Archive for the ‘ebook’ Category

Ghoulies, ghosties, and long-legged beasties

October 26, 2012

I’ve long been a fan of the awesome Teresa of Canary Knits, so I’m super excited to be the next stop on her blog tour for Ghosts, her new ebook!

Ghosts is not your typical knitting ebook. The knitting patterns are interspersed with essays exploring the very concept of ghosts and how they are tied to a culture’s exploration of death, gender role, technology, and history. It’s hard not to gush, because honestly, this sort of detailed research paired with art and crafting is pretty much my favorite way of looking at the world. Teresa’s research and analysis is fascinating. She starts with the Western tradition of ghosts, the one that is probably most familiar to an American or Canadian reader. We quickly learn that what seemed familiar is in fact a new myth in a historical progression of changing understanding of the returned dead. The transparent, vaporous humanoid forms that we think of as ghosts are a Victorian creation.

Galoshans, a lacy batwing sweater

A fun little digression in the book is a list, written by King James I of England, of rules for deportment upon encountering a ghost. It is apparently very important to avoid asking questions of the dead, being not only very rude and prying, but also somewhat useless, as good spirits would only wish to speak the word of God and naughty spirits are all about lying to you.

Calavera Catrina, a gorgeous bonnet like those found on Day of the Dead figures

Interspersed with these fascinating histories and definitions are photos of Teresa’s gorgeous patterns, each inspired by a particular tradition or myth surrounding ghosts. Galoshans, the lacy batwing sweater depicted above, was inspired by the idea of costume and disguise, but its white, light, transparency and flowing shape call to mind our Victorian ghosts with their fluttering, sheetlike appearance. The Calavera Catrina bonnet looks to Mexican Day of the Dead figures, referring to a 1910 print showing an elegant female skeleton in an elaborate flowered bonnet.

A print of a Calavera Catrina.

The book takes us outside the Western tradition and experience to explore realms of the dead less familiar to those steeped in Western tradition. Teresa’s elegant Hirtodama mittens are inspired by Japanese portrayals of blue glowing orb-like spirits.

Hitodama mittens, knit in dense linen stitch

It’s a joy to see meticulous research on such a rich and fascinating topic linked to the artistic manifestation of the thoughts inspired by the research. There is an almost abstract quality to Utukku, a capelet inspired by a monster of Akkadian and Summerian legend. According to Teresa, “AlĂ» could envelop its victims like a cloak and squeeze the life out of them, and lived in darkness.” While this cloak is considerably more benign, its many ribbons add a visual touch that is beautiful at the same time as it calls to mind many tiny arms or tentacles poised to squeeze.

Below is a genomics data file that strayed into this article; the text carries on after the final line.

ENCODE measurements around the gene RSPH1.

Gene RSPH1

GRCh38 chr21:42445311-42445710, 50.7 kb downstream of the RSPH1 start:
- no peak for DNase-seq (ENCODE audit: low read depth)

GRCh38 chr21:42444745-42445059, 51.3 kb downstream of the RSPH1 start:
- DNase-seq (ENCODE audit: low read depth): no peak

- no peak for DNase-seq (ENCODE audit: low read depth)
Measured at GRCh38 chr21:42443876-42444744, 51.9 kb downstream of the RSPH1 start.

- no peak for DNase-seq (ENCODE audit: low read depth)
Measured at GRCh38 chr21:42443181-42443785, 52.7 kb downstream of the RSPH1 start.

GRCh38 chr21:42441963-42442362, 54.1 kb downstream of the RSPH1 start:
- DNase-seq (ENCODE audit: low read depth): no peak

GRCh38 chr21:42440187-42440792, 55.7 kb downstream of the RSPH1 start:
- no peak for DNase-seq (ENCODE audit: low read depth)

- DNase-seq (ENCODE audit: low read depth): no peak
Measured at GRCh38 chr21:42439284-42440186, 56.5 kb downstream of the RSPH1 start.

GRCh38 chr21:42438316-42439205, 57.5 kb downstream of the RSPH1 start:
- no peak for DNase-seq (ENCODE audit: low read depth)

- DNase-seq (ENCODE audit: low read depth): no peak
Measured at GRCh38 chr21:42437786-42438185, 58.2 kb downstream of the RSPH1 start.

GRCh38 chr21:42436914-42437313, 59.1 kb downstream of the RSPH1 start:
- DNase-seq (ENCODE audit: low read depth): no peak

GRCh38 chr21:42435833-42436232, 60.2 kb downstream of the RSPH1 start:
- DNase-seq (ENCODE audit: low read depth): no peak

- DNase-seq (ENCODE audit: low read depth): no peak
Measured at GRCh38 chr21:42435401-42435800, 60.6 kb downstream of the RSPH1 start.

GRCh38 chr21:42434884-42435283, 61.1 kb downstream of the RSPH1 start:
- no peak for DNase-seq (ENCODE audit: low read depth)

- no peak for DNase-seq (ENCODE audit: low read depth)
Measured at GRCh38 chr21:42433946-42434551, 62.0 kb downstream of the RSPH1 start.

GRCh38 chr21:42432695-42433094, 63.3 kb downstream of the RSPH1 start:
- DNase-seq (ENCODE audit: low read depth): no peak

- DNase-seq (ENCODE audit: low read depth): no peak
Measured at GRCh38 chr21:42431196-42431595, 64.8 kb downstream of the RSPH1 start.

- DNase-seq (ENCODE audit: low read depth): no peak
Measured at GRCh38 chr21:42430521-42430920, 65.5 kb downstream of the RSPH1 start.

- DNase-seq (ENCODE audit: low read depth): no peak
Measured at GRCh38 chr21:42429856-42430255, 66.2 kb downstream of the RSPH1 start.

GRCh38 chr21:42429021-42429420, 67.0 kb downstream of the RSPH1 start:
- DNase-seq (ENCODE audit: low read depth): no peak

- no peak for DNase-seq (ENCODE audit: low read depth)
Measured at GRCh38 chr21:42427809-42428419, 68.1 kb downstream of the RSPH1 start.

Utukku, a beribboned cape

There are 11 patterns in total, and you can see them here on Ravelry. Ghosts is a real labor of love and creativity, and I hope you’re feeling as inspired by it as I am!

If you’re interested in winning a copy of the ebook, Teresa has generously offered one up. To enter, please leave a comment telling me about which pattern is your favorite and why, or with a ghost story or legend of your own. I will do a random drawing of the entries on Friday, November 2nd. Happy haunting! (And don’t forget to include an email address in your commenter info so that I can contact you if you win!)

Jolie with Pointy Sticks

August 18, 2012

Well! It only took me AGES, but I finally have a little collection of accessory patterns available, just in time for autumn.

I’ve talked a little about the philosophy behind this collection as I’ve worked on it, but I’m going to mention it again. The idea behind this collection was to create a somewhat cohesive set of accessories that could be mixed and matched to offset a fall and winter wardrobe. Like most knitters, I have an absolute ton of hats and cowls and mitts and such, but they’re often knit in isolation from one another and can’t really be worn together without making me look a little crazy. Watching old movies, one of the things that struck me about the curated wardrobes of the actresses was how well the accessories worked together. I wanted to create small patterns using minimal amounts of luxury yarn that would create a set of accessories that could be worn as part of a well matched wardrobe.

Myrna 3

Myrna cowl and mitts

I’ve listed two sets as individual patterns, meaning that while there are six patterns listed for the collection, there are actually instructions for eight different accessories: two hats, two cowls, two shawls, one set of mitts, and a cravat.